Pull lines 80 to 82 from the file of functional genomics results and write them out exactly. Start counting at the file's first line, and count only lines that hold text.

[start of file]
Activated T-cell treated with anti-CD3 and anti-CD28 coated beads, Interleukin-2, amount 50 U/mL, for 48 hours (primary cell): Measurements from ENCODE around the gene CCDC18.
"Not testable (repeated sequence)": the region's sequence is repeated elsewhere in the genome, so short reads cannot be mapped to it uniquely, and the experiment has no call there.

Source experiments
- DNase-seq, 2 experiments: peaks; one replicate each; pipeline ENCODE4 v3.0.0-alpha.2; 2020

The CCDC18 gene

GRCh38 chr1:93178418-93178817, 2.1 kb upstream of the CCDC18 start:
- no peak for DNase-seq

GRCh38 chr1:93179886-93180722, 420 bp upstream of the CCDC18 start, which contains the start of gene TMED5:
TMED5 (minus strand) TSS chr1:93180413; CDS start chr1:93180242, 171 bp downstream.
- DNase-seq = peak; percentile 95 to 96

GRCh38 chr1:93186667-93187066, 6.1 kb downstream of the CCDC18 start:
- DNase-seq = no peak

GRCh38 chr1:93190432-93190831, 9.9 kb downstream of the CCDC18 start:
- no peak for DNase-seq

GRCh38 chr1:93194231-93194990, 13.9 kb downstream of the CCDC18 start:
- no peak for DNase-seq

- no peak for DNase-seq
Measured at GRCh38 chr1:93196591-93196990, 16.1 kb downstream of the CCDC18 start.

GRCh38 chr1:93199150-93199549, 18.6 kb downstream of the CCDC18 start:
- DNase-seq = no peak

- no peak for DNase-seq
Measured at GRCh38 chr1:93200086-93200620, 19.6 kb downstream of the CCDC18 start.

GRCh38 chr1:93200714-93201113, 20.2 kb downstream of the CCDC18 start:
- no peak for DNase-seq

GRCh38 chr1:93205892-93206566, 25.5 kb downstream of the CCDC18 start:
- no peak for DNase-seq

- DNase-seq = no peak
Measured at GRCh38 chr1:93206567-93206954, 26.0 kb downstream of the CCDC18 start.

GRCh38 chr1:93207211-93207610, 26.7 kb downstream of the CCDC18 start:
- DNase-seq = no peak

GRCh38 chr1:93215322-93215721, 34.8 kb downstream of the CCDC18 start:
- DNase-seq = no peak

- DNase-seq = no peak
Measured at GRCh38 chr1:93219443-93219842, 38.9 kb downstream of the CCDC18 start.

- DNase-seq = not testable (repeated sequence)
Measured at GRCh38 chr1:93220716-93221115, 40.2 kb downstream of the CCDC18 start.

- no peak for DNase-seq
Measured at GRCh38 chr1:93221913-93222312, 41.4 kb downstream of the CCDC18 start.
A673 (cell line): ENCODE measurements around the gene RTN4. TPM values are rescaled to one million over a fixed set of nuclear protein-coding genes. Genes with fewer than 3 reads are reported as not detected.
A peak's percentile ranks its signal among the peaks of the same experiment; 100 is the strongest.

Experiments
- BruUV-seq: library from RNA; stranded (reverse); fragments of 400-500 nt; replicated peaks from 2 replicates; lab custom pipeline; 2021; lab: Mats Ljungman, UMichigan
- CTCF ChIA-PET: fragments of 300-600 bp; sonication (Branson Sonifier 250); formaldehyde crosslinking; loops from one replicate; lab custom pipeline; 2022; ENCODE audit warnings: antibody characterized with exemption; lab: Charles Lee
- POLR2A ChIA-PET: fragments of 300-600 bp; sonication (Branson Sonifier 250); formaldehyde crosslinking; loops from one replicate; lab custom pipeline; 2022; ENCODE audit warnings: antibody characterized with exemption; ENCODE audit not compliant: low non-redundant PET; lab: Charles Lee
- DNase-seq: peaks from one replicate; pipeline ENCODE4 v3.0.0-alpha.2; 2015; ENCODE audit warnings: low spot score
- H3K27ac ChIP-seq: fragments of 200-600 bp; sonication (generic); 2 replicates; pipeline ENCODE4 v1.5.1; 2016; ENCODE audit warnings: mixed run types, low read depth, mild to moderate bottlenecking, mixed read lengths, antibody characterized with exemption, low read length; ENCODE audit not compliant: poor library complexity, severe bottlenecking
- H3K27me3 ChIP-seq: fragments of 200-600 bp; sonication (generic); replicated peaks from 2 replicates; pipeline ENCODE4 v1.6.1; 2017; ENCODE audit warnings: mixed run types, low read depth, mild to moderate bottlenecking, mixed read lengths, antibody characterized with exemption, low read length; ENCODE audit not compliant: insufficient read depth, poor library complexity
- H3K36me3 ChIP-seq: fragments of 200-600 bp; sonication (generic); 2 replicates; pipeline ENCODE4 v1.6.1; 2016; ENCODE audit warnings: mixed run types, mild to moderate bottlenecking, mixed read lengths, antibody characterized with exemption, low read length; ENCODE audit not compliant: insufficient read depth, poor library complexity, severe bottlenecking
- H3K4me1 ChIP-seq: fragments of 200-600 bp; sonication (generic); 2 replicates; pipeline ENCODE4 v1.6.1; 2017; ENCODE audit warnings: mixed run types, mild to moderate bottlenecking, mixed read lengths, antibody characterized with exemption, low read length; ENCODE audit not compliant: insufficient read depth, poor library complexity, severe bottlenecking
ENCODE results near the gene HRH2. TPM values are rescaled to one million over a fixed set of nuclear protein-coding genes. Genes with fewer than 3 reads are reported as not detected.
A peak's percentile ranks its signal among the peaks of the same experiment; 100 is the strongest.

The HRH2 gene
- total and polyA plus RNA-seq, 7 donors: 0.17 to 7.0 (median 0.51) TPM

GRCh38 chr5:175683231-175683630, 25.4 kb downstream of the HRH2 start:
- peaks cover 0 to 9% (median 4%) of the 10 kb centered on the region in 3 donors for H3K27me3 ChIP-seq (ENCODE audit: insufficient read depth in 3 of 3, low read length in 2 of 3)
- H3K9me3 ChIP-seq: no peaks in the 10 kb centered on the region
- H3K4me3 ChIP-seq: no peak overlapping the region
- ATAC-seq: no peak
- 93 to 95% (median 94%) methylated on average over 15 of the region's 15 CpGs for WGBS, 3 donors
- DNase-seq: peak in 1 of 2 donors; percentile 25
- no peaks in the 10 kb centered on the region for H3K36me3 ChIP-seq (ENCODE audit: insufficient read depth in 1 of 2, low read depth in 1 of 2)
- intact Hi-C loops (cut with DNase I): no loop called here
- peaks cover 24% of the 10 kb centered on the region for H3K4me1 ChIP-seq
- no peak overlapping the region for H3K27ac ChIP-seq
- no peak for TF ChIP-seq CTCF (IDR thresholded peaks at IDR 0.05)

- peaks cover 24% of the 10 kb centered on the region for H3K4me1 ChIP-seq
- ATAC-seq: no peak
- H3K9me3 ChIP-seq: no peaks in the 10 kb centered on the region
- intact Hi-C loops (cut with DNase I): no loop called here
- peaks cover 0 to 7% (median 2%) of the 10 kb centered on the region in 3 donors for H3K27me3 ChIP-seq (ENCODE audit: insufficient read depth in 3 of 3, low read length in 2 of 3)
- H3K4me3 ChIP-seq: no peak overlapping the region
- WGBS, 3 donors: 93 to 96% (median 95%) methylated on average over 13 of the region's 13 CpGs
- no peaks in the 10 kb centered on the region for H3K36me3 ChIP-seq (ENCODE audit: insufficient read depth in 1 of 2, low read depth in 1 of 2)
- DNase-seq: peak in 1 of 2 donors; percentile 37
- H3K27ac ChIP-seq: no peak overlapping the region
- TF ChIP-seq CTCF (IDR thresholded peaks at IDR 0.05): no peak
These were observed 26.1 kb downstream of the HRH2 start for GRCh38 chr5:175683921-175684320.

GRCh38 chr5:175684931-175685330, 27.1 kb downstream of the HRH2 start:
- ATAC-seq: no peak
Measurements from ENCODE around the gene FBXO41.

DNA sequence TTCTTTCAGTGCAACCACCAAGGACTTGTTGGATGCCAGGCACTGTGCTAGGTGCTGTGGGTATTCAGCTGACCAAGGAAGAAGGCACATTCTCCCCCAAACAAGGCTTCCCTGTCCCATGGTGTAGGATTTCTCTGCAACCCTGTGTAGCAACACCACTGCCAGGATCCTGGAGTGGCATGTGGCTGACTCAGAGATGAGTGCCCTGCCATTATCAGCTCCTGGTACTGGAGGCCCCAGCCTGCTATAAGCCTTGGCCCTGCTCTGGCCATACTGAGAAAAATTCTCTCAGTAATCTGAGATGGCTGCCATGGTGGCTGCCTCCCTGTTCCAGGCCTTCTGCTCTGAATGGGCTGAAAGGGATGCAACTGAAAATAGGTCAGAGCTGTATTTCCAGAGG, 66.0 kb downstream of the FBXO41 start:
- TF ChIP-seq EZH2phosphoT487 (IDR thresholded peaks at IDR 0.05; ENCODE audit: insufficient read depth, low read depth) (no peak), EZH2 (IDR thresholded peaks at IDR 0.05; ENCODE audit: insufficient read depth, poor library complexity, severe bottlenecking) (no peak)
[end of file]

Measurements from ENCODE around the gene FBXO41.

DNA sequence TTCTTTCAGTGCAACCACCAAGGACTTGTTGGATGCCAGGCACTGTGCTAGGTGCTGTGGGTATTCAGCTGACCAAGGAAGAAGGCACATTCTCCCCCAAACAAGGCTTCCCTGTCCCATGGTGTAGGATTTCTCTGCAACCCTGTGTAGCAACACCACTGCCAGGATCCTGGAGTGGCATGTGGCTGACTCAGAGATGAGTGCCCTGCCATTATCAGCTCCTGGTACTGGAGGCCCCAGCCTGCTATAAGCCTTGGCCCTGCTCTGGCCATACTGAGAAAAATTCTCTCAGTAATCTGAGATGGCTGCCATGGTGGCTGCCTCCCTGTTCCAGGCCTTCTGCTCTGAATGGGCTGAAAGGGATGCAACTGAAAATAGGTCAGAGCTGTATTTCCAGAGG, 66.0 kb downstream of the FBXO41 start:
- TF ChIP-seq EZH2phosphoT487 (IDR thresholded peaks at IDR 0.05; ENCODE audit: insufficient read depth, low read depth) (no peak), EZH2 (IDR thresholded peaks at IDR 0.05; ENCODE audit: insufficient read depth, poor library complexity, severe bottlenecking) (no peak)